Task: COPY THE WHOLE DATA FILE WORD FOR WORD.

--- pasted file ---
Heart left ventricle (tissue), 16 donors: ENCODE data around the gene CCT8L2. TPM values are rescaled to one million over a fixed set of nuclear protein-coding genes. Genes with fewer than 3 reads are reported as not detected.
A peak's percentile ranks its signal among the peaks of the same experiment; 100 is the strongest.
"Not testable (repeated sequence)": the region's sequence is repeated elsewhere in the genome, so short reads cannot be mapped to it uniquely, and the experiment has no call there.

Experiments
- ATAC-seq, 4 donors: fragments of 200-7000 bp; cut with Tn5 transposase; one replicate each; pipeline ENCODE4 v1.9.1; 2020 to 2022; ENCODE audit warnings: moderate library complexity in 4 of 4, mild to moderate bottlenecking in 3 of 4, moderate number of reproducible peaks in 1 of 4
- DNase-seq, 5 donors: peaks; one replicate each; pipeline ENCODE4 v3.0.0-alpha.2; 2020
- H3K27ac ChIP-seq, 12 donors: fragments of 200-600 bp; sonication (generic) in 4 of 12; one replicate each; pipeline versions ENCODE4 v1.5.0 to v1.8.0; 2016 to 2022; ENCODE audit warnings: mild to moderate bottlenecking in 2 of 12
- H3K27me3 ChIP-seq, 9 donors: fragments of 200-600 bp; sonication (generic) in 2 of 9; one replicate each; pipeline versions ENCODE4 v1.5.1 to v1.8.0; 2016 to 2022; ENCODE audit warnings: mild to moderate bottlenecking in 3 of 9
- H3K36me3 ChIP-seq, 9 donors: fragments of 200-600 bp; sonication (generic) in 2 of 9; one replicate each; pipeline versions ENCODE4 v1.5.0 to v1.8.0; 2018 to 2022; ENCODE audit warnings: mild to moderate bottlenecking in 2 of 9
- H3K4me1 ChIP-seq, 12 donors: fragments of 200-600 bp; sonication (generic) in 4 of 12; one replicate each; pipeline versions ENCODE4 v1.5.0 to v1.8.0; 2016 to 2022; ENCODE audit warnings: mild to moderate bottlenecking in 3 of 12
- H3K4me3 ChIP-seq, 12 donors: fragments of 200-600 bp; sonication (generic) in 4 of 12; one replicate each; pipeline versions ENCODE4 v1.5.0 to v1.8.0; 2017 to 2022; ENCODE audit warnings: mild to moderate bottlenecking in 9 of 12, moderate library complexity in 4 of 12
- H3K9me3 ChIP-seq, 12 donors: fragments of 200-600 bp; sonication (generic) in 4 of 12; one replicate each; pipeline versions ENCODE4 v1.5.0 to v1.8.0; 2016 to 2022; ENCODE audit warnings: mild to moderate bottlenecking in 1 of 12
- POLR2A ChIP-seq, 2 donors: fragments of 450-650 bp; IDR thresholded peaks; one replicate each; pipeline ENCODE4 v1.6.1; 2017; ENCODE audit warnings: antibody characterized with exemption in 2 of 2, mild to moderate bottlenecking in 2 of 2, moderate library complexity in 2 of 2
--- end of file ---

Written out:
Heart left ventricle (tissue), 16 donors: ENCODE data around the gene CCT8L2. TPM values are rescaled to one million over a fixed set of nuclear protein-coding genes. Genes with fewer than 3 reads are reported as not detected.
A peak's percentile ranks its signal among the peaks of the same experiment; 100 is the strongest.
"Not testable (repeated sequence)": the region's sequence is repeated elsewhere in the genome, so short reads cannot be mapped to it uniquely, and the experiment has no call there.

Experiments
- ATAC-seq, 4 donors: fragments of 200-7000 bp; cut with Tn5 transposase; one replicate each; pipeline ENCODE4 v1.9.1; 2020 to 2022; ENCODE audit warnings: moderate library complexity in 4 of 4, mild to moderate bottlenecking in 3 of 4, moderate number of reproducible peaks in 1 of 4
- DNase-seq, 5 donors: peaks; one replicate each; pipeline ENCODE4 v3.0.0-alpha.2; 2020
- H3K27ac ChIP-seq, 12 donors: fragments of 200-600 bp; sonication (generic) in 4 of 12; one replicate each; pipeline versions ENCODE4 v1.5.0 to v1.8.0; 2016 to 2022; ENCODE audit warnings: mild to moderate bottlenecking in 2 of 12
- H3K27me3 ChIP-seq, 9 donors: fragments of 200-600 bp; sonication (generic) in 2 of 9; one replicate each; pipeline versions ENCODE4 v1.5.1 to v1.8.0; 2016 to 2022; ENCODE audit warnings: mild to moderate bottlenecking in 3 of 9
- H3K36me3 ChIP-seq, 9 donors: fragments of 200-600 bp; sonication (generic) in 2 of 9; one replicate each; pipeline versions ENCODE4 v1.5.0 to v1.8.0; 2018 to 2022; ENCODE audit warnings: mild to moderate bottlenecking in 2 of 9
- H3K4me1 ChIP-seq, 12 donors: fragments of 200-600 bp; sonication (generic) in 4 of 12; one replicate each; pipeline versions ENCODE4 v1.5.0 to v1.8.0; 2016 to 2022; ENCODE audit warnings: mild to moderate bottlenecking in 3 of 12
- H3K4me3 ChIP-seq, 12 donors: fragments of 200-600 bp; sonication (generic) in 4 of 12; one replicate each; pipeline versions ENCODE4 v1.5.0 to v1.8.0; 2017 to 2022; ENCODE audit warnings: mild to moderate bottlenecking in 9 of 12, moderate library complexity in 4 of 12
- H3K9me3 ChIP-seq, 12 donors: fragments of 200-600 bp; sonication (generic) in 4 of 12; one replicate each; pipeline versions ENCODE4 v1.5.0 to v1.8.0; 2016 to 2022; ENCODE audit warnings: mild to moderate bottlenecking in 1 of 12
- POLR2A ChIP-seq, 2 donors: fragments of 450-650 bp; IDR thresholded peaks; one replicate each; pipeline ENCODE4 v1.6.1; 2017; ENCODE audit warnings: antibody characterized with exemption in 2 of 2, mild to moderate bottlenecking in 2 of 2, moderate library complexity in 2 of 2